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Monday, January 2, 2012

December Recap: Same Old Situation

The only two Toronto Maple Leafs, at least according to the scoresheet.
Thankfully December is a time of holiday cheer because Leafs Nation was getting little to cheer about. It’s also a good thing that the holidays are filled with drinking and stuffing your face into a stupor because if they weren’t it would be all the more painful to realize what’s happening to the Leafs.

- A 4-6-3 record in December has dropped the Leafs outside of the playoffs for the first time this season. They sit 10th in the Eastern Conference with 41 points, two behind New Jersey, Winnipeg, and Ottawa who occupy the final three playoff spots.

- The Leafs failed to gain any positive momentum, stretching their longest winning streak in the month to a whopping two games. Although, looking on the bright side, the team never really had any crazy negative stretches either. The Leafs went a maximum of two games without a point and held their longest winless streak at three games. Not horribly soul crushing.

- A penalty kill that slowly began to trend upwards in November must have been due to random, dumb luck because the true penalty kill resurfaced in December and was absolutely atrocious. The Leafs gave up 19 powerplay goals over the month, which accounted for over 40% of the total goals they gave up. They are last in the league short-handed and are threatening to drop under 70%. It’s got to the point where killing off one penalty is a moral victory and making it through an entire game without allowing one is a miracle.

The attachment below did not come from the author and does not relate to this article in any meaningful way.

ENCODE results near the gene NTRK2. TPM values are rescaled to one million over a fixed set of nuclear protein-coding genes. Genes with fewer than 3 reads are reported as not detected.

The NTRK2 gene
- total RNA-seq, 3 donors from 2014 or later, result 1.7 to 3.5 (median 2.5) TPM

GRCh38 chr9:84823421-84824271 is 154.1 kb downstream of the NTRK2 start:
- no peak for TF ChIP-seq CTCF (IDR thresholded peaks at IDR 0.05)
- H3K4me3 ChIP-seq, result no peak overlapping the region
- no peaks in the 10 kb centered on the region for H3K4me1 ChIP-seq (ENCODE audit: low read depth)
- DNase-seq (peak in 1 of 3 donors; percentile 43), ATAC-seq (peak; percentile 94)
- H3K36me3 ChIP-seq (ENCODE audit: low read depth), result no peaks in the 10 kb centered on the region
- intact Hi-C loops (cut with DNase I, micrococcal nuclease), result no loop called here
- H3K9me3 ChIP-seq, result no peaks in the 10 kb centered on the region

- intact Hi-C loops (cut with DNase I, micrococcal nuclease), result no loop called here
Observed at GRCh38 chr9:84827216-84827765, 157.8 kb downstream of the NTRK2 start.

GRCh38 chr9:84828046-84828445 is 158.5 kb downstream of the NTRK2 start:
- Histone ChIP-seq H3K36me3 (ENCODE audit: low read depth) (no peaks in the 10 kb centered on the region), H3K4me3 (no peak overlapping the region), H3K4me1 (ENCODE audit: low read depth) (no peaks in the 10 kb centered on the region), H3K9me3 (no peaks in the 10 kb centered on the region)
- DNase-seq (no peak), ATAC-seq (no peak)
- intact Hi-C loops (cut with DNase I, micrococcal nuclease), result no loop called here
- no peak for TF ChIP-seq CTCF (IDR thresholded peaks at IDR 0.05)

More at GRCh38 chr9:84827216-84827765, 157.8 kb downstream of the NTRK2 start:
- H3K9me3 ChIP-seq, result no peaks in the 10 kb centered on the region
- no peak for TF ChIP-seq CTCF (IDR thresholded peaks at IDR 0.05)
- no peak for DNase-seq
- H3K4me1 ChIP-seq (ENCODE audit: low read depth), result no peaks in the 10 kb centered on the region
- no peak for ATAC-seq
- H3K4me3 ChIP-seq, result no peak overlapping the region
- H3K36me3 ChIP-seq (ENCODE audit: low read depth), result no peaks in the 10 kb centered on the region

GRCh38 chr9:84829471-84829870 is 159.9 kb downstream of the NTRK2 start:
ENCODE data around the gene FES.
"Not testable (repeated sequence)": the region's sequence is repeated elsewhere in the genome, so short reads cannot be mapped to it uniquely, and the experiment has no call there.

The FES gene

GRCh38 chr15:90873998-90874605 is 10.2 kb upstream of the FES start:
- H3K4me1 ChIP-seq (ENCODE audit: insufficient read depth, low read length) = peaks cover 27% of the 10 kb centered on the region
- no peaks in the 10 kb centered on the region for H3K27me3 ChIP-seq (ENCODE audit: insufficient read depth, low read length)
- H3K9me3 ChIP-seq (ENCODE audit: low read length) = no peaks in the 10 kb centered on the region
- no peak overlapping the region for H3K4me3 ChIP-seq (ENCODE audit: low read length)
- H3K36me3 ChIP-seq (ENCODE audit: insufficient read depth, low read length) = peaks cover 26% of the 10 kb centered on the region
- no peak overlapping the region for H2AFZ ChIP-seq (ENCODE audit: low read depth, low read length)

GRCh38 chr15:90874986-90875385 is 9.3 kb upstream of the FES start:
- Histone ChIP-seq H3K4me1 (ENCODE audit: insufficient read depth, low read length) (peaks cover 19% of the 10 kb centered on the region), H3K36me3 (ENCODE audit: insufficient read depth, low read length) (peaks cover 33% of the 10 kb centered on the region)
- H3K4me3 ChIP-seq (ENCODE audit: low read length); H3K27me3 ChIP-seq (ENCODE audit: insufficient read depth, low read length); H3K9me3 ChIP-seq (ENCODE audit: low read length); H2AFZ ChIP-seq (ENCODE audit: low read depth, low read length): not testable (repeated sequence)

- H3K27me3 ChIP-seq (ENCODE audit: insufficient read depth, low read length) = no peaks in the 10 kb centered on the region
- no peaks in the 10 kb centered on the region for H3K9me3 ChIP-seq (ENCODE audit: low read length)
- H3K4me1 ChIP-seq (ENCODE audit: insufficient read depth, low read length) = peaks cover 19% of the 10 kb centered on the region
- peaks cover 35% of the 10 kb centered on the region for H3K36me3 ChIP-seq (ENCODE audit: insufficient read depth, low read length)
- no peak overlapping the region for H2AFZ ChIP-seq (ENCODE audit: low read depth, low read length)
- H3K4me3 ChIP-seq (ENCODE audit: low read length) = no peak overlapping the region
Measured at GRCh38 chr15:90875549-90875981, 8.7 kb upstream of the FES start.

- James Reimer returned from his ‘concussion that wasn’t really a concussion but we all knew it was a concussion’ and hasn’t been the saviour he was hailed as going into the season. After starting the season strong, Reimer’s save percentage is flirting with the .900 level, known as the Toskala line, and has dipped below at certain points in the season. His goals against average is over 3.00 and it’s clear Reimer is hitting a rough patch in his early career.

- Not surprisingly, Reimer’s struggles are intrinsically linked to the PK. Reimer has a .935 SV% at even strength, good enough for 8th in the league among qualified goalies, but a brutal .768 SV% on the penalty kill, second worst among all goalies – 72nd overall. So this tells us two things: 1) Reimer is still a quality goalie, judging by his outstanding even strength save percentage, but 2) he has yet to translate that success to the PK, likely due to a combination of inexperience and, more importantly, getting no help from the players in front of him.

- So for the PK to improve the Leafs will need more from Reimer. A good penalty kill usually stems from quality goaltending and Reimer will need to be Toronto’s best penalty killer. He is going to get shelled and he needs to make at least one more big save each game for the team to make any improvements. Secondly, the players in front of Reimer have to do more to help their goalie out on back-door plays and breaking up passes through the middle of the ice.